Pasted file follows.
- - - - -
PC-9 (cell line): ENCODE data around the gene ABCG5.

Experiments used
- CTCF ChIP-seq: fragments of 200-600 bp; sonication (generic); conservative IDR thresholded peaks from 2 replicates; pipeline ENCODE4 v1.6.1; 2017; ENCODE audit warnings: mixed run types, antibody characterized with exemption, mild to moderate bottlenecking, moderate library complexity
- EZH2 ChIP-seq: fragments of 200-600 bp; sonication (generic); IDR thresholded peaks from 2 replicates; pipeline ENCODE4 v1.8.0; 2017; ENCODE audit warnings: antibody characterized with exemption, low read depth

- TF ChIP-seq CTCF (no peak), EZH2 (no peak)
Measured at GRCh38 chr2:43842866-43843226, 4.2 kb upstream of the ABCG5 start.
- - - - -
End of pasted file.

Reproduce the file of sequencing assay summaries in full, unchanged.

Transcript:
PC-9 (cell line): ENCODE data around the gene ABCG5.

Experiments used
- CTCF ChIP-seq: fragments of 200-600 bp; sonication (generic); conservative IDR thresholded peaks from 2 replicates; pipeline ENCODE4 v1.6.1; 2017; ENCODE audit warnings: mixed run types, antibody characterized with exemption, mild to moderate bottlenecking, moderate library complexity
- EZH2 ChIP-seq: fragments of 200-600 bp; sonication (generic); IDR thresholded peaks from 2 replicates; pipeline ENCODE4 v1.8.0; 2017; ENCODE audit warnings: antibody characterized with exemption, low read depth

- TF ChIP-seq CTCF (no peak), EZH2 (no peak)
Measured at GRCh38 chr2:43842866-43843226, 4.2 kb upstream of the ABCG5 start.